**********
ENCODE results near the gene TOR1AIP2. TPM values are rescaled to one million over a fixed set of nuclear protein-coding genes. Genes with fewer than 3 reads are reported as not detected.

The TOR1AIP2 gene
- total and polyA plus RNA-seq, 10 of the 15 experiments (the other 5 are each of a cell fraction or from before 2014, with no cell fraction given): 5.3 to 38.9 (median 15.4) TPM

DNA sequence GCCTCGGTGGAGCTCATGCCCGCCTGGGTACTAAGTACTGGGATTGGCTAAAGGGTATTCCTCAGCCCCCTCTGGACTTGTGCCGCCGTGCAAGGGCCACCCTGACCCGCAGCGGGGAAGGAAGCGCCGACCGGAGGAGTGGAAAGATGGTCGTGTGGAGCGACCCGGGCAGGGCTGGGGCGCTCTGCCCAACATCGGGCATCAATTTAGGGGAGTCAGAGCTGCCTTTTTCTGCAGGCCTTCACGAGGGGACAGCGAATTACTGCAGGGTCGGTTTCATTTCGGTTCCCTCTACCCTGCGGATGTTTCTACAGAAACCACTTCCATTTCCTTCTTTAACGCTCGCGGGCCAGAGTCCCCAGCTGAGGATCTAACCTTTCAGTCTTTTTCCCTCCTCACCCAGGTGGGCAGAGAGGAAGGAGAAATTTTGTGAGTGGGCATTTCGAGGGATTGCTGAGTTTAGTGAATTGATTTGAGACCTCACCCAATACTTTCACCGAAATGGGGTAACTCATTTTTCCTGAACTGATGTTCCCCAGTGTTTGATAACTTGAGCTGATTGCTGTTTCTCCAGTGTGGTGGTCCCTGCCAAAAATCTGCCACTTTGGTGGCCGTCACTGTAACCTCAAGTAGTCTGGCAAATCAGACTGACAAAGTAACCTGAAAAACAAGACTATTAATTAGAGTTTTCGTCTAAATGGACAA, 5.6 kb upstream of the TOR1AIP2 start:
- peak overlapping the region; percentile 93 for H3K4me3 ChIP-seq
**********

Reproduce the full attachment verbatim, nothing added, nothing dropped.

ENCODE results near the gene TOR1AIP2. TPM values are rescaled to one million over a fixed set of nuclear protein-coding genes. Genes with fewer than 3 reads are reported as not detected.

The TOR1AIP2 gene
- total and polyA plus RNA-seq, 10 of the 15 experiments (the other 5 are each of a cell fraction or from before 2014, with no cell fraction given): 5.3 to 38.9 (median 15.4) TPM

DNA sequence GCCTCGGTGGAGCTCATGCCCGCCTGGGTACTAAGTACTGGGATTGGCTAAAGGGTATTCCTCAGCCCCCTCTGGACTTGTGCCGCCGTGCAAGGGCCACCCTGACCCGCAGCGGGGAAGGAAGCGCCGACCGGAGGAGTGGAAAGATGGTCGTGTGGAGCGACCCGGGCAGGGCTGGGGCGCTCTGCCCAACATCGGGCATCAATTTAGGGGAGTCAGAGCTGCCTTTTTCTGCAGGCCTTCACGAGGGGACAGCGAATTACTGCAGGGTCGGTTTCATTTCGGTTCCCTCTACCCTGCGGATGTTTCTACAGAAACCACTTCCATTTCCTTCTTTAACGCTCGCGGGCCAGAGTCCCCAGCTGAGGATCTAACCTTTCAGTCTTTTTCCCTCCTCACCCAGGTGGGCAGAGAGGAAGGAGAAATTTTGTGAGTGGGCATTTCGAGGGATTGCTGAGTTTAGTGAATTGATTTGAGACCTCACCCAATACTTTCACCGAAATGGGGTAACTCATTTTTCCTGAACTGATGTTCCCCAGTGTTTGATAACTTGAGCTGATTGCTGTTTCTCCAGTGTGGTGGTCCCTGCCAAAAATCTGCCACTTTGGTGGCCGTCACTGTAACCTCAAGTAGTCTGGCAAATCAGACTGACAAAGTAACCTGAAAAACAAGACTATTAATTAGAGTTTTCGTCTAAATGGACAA, 5.6 kb upstream of the TOR1AIP2 start:
- peak overlapping the region; percentile 93 for H3K4me3 ChIP-seq